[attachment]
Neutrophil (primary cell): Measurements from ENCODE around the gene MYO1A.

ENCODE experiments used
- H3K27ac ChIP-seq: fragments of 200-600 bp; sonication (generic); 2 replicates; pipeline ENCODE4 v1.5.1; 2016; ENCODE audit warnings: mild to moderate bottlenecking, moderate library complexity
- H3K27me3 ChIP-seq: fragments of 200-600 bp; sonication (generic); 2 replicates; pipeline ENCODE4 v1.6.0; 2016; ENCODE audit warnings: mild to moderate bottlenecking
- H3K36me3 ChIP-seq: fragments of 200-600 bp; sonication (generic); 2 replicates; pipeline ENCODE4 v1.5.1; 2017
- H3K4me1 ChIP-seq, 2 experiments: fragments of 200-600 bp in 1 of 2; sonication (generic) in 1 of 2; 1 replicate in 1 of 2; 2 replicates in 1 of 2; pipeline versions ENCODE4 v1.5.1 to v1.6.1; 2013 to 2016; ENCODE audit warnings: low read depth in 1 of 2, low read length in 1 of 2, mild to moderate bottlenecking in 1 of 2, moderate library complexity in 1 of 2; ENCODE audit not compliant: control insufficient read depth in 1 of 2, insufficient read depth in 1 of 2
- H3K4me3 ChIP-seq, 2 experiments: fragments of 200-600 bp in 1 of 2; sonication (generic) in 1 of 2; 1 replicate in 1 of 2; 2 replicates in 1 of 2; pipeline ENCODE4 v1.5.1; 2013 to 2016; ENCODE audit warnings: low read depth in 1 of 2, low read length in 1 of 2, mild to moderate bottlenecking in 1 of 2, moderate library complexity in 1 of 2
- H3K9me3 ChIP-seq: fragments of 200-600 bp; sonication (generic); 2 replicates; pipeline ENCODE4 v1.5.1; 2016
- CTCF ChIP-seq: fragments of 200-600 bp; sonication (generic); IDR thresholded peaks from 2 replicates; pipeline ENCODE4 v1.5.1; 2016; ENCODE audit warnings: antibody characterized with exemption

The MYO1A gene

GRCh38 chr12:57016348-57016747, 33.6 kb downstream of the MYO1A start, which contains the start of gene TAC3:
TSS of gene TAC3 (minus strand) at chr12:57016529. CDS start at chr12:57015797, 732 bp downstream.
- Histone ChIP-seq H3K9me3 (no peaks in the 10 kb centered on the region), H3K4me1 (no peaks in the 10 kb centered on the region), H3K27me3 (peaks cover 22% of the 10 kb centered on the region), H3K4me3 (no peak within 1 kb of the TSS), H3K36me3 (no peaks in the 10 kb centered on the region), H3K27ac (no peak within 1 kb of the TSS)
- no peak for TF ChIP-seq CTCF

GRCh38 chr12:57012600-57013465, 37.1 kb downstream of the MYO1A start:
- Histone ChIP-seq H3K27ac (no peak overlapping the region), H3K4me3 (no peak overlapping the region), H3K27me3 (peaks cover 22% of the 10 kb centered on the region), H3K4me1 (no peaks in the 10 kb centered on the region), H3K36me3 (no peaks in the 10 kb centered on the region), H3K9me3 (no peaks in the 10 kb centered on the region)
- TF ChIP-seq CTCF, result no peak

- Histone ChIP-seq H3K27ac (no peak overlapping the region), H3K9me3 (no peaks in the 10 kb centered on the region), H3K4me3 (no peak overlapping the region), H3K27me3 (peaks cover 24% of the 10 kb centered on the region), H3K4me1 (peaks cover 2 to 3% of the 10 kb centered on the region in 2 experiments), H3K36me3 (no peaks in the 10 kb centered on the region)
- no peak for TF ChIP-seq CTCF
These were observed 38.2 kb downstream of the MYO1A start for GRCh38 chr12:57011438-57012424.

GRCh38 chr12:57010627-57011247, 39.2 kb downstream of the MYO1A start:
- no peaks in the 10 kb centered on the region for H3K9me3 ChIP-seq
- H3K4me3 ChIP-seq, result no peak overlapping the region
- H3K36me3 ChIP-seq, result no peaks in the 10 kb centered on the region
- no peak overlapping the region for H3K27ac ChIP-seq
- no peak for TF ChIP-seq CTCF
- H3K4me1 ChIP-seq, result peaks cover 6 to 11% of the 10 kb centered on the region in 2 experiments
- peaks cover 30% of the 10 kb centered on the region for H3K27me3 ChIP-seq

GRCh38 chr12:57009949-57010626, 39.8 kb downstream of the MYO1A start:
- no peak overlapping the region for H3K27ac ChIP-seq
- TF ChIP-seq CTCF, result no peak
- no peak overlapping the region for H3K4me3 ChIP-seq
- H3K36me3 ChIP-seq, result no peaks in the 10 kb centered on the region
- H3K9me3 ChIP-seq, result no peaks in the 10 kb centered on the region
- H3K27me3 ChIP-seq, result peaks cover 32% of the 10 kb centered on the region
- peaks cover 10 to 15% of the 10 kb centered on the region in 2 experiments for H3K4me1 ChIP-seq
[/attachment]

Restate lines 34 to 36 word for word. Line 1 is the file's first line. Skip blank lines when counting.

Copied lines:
- H3K9me3 ChIP-seq, result no peaks in the 10 kb centered on the region
- H3K27me3 ChIP-seq, result peaks cover 32% of the 10 kb centered on the region
- peaks cover 10 to 15% of the 10 kb centered on the region in 2 experiments for H3K4me1 ChIP-seq